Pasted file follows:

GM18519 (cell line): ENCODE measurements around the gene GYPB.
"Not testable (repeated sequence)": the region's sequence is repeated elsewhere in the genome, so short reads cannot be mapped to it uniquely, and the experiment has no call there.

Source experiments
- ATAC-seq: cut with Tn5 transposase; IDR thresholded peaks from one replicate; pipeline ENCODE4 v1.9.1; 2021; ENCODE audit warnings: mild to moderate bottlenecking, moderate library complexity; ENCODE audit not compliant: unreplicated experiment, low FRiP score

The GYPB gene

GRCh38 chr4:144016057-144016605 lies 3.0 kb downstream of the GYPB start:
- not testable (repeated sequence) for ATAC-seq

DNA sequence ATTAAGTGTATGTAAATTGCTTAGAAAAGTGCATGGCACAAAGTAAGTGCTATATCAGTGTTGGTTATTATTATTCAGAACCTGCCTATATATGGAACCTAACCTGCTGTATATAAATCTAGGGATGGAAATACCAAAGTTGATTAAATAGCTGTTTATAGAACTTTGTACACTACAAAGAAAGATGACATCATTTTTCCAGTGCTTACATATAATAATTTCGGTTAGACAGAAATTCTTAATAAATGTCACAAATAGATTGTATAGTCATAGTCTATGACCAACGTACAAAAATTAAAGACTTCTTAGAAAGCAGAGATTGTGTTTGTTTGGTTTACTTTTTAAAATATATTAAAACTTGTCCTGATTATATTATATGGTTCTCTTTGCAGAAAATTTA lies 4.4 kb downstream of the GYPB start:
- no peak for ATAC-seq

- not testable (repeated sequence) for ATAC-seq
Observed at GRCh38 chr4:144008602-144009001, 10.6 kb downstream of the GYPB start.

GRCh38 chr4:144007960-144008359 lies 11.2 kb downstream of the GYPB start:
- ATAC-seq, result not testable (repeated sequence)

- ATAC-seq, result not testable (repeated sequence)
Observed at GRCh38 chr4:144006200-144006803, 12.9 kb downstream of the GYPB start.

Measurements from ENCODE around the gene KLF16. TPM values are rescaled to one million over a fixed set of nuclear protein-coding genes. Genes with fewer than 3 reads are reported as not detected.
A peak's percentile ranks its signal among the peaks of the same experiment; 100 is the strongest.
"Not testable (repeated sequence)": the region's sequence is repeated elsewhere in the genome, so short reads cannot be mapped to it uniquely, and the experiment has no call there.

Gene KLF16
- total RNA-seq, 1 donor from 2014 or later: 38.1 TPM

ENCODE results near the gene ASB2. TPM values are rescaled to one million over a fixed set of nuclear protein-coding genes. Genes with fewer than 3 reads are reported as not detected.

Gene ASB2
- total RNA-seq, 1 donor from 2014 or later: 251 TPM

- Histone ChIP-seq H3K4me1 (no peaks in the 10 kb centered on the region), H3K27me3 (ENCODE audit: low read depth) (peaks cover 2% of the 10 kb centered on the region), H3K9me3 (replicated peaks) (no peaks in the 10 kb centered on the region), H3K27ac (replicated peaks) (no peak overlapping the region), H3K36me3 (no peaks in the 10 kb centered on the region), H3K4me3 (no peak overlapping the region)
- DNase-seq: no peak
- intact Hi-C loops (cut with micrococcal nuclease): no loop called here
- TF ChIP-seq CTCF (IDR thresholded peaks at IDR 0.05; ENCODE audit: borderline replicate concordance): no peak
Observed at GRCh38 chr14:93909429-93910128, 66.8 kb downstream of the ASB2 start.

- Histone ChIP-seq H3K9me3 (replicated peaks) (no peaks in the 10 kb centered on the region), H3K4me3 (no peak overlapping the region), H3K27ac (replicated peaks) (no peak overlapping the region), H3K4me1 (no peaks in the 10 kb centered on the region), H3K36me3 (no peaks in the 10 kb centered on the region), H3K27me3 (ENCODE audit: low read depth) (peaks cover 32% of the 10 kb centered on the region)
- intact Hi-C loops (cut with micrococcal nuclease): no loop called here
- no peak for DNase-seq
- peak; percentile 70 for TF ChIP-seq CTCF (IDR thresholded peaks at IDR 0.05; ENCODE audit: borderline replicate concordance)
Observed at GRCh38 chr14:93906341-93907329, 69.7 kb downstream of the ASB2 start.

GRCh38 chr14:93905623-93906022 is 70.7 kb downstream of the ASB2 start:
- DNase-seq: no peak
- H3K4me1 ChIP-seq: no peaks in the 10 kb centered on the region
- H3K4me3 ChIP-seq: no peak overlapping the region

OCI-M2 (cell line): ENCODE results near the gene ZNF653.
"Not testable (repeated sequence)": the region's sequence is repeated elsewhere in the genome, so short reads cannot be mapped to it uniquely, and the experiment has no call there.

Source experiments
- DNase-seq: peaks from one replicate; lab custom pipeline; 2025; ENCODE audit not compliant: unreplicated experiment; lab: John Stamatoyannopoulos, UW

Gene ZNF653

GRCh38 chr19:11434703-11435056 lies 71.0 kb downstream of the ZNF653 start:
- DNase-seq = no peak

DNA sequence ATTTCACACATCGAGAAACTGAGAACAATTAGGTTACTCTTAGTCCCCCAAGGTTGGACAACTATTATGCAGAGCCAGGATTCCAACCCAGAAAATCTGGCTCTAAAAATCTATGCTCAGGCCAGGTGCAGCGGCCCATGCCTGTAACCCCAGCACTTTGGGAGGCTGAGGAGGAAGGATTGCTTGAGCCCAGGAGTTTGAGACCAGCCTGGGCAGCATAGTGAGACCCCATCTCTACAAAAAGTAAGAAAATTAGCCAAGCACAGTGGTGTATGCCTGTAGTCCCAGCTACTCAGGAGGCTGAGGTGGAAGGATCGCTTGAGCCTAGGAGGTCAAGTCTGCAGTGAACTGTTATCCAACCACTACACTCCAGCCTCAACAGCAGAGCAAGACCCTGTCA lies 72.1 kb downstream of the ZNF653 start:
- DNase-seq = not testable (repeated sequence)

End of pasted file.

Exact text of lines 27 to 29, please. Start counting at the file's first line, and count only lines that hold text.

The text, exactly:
- TF ChIP-seq CTCF (IDR thresholded peaks at IDR 0.05; ENCODE audit: borderline replicate concordance): no peak
Observed at GRCh38 chr14:93909429-93910128, 66.8 kb downstream of the ASB2 start.

- Histone ChIP-seq H3K9me3 (replicated peaks) (no peaks in the 10 kb centered on the region), H3K4me3 (no peak overlapping the region), H3K27ac (replicated peaks) (no peak overlapping the region), H3K4me1 (no peaks in the 10 kb centered on the region), H3K36me3 (no peaks in the 10 kb centered on the region), H3K27me3 (ENCODE audit: low read depth) (peaks cover 32% of the 10 kb centered on the region)